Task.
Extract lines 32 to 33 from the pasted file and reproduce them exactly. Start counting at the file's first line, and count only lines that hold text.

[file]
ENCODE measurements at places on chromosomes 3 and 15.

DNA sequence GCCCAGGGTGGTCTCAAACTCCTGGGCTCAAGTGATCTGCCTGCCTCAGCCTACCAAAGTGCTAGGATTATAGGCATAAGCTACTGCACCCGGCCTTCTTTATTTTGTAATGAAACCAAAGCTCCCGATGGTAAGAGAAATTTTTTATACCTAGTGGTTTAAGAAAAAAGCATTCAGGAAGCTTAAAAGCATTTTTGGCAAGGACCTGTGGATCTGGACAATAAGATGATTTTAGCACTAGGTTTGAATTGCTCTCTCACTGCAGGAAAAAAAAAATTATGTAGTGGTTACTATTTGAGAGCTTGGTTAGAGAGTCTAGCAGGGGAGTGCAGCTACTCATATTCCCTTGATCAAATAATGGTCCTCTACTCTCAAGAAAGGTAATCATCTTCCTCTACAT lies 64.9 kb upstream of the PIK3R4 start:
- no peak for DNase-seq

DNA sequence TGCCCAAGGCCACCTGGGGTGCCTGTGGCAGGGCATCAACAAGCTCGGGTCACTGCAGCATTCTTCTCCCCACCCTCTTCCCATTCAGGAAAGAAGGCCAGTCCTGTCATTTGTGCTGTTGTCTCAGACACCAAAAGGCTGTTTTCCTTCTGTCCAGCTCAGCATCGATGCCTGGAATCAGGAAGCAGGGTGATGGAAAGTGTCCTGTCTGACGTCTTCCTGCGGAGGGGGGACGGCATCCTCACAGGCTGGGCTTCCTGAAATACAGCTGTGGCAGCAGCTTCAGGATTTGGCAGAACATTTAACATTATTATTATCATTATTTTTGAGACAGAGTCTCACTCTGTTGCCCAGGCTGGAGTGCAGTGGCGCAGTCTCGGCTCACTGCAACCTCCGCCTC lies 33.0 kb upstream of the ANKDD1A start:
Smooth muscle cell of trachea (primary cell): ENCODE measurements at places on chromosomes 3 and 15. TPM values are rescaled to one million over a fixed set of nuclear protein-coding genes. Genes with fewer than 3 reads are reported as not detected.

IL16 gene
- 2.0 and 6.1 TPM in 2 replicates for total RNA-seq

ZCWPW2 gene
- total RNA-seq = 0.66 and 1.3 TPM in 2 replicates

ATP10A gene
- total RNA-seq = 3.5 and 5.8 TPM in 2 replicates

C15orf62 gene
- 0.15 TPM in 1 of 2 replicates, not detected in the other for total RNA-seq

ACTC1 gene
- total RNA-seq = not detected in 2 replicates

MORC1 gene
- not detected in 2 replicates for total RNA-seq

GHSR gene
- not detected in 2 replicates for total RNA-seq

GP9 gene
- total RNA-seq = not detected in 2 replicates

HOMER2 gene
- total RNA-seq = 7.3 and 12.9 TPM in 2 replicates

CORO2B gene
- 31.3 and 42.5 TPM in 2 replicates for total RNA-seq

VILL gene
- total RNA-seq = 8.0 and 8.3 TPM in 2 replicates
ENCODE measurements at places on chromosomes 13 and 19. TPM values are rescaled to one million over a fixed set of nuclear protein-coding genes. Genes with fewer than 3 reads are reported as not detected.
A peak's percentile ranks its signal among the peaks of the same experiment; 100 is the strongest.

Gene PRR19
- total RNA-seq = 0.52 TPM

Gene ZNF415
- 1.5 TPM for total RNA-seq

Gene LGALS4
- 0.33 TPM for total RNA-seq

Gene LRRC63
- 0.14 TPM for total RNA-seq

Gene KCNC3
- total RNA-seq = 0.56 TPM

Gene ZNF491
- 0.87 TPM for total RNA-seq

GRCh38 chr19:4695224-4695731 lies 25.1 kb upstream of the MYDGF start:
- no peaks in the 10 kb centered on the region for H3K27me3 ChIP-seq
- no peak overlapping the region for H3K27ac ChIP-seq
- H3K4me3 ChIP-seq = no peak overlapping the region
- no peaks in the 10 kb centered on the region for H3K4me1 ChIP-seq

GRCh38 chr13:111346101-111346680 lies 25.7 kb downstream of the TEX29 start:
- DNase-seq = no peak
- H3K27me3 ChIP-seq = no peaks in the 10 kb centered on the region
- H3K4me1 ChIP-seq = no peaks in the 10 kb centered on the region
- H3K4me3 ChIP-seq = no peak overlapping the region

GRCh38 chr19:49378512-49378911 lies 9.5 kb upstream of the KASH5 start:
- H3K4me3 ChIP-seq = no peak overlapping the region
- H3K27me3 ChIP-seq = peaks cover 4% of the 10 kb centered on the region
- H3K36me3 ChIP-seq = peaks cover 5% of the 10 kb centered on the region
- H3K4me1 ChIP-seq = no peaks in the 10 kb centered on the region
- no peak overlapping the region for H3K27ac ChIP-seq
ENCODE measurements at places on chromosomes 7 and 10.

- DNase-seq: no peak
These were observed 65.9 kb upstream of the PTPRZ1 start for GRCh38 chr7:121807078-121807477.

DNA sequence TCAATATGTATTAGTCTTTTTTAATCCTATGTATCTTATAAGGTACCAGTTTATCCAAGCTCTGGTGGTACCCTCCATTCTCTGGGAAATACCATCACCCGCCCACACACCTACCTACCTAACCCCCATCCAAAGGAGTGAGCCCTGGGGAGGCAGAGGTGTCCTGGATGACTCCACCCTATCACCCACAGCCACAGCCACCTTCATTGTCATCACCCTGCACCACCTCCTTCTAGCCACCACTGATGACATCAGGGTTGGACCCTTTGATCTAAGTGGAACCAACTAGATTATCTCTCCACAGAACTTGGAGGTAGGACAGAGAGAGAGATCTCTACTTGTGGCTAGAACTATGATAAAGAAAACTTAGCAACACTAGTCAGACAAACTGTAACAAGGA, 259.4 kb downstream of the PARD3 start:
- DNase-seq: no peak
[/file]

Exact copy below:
Gene ZNF415
- 1.5 TPM for total RNA-seq